It was business as usual at this morning’s City Commissioners public hearing: A short, perfunctory meeting and a lack of action regarding the swirling complaints over the duties of chairman Anthony Clark.

The crowd consisted of myself, two other reporters, a photographer and three members of the Committee of Seventy. There was one mystery man. He left before I got the chance to ask why he stopped by. So he might’ve been a regular Philadelphian.

City Commissioners
Credit: Mark Dent/Billy Penn

Clark opened the meeting asking for any public comments. This would’ve been the time for anyone to express disapproval with the fact that he rarely showed up to work during his last tenure and collects about $140K a year. He waited about two seconds for someone to speak up. There was silence.

And silence ended up being the theme of the meeting.

After getting briefed by a couple of staff members on developments with the special election and the primaries, Commissioner Lisa Deeley introduced a motion for City Commissioners to consider requiring a log their daily attendance at work and have the logs be available for public viewing.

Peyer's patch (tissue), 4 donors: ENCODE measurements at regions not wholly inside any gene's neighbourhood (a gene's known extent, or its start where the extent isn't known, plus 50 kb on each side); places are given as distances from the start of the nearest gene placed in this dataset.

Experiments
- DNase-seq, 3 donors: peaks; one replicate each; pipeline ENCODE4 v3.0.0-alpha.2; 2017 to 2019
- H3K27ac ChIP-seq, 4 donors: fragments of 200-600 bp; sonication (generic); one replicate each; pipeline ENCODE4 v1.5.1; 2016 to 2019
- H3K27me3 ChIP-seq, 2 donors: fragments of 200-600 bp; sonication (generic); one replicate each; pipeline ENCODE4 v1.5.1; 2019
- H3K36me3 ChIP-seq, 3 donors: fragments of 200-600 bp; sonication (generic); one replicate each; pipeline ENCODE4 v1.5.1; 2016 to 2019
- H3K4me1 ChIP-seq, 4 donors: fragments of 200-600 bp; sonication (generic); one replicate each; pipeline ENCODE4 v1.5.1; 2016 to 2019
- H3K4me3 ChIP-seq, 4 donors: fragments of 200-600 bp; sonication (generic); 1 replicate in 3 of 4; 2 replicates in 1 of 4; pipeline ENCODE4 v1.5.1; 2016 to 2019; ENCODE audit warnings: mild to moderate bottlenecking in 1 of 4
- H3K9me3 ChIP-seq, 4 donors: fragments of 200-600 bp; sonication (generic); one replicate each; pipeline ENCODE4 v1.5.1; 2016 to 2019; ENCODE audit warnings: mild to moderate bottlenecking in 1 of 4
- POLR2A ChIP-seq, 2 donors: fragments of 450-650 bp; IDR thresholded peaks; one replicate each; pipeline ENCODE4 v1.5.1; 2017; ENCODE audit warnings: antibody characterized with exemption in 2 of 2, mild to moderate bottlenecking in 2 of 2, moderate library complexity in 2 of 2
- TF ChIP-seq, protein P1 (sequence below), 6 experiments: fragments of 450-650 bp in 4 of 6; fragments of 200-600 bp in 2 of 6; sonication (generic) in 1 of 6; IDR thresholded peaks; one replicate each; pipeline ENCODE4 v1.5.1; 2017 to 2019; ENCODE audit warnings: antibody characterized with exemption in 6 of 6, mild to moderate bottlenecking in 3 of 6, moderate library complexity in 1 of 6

Neither Clark nor Al Schmidt seconded it.

In all, Deeley introduced five motions. The others didn’t relate to the Clark controversy (one involved creating a live stream for these public meetings so people could watch online), yet each time Clark and Schmidt stared straight ahead, silent, not seconding any of them.

Deeley said she was disappointed Schmidt and Clark didn’t vote second her proposal about the attendance but hoped they would discuss it in the future.

“If we’re elected or hired, we’re employees,” she said. “And we’re required to show up to work.”

Though Clark was the impetus for her motion, she did note that he “has been to work every day since I’ve been here.”

Mark Dent is a reporter/curator at BillyPenn. He previously worked for the Pittsburgh Post-Gazette, where he covered the Jerry Sandusky scandal, Penn State football and the Penn State administration. His...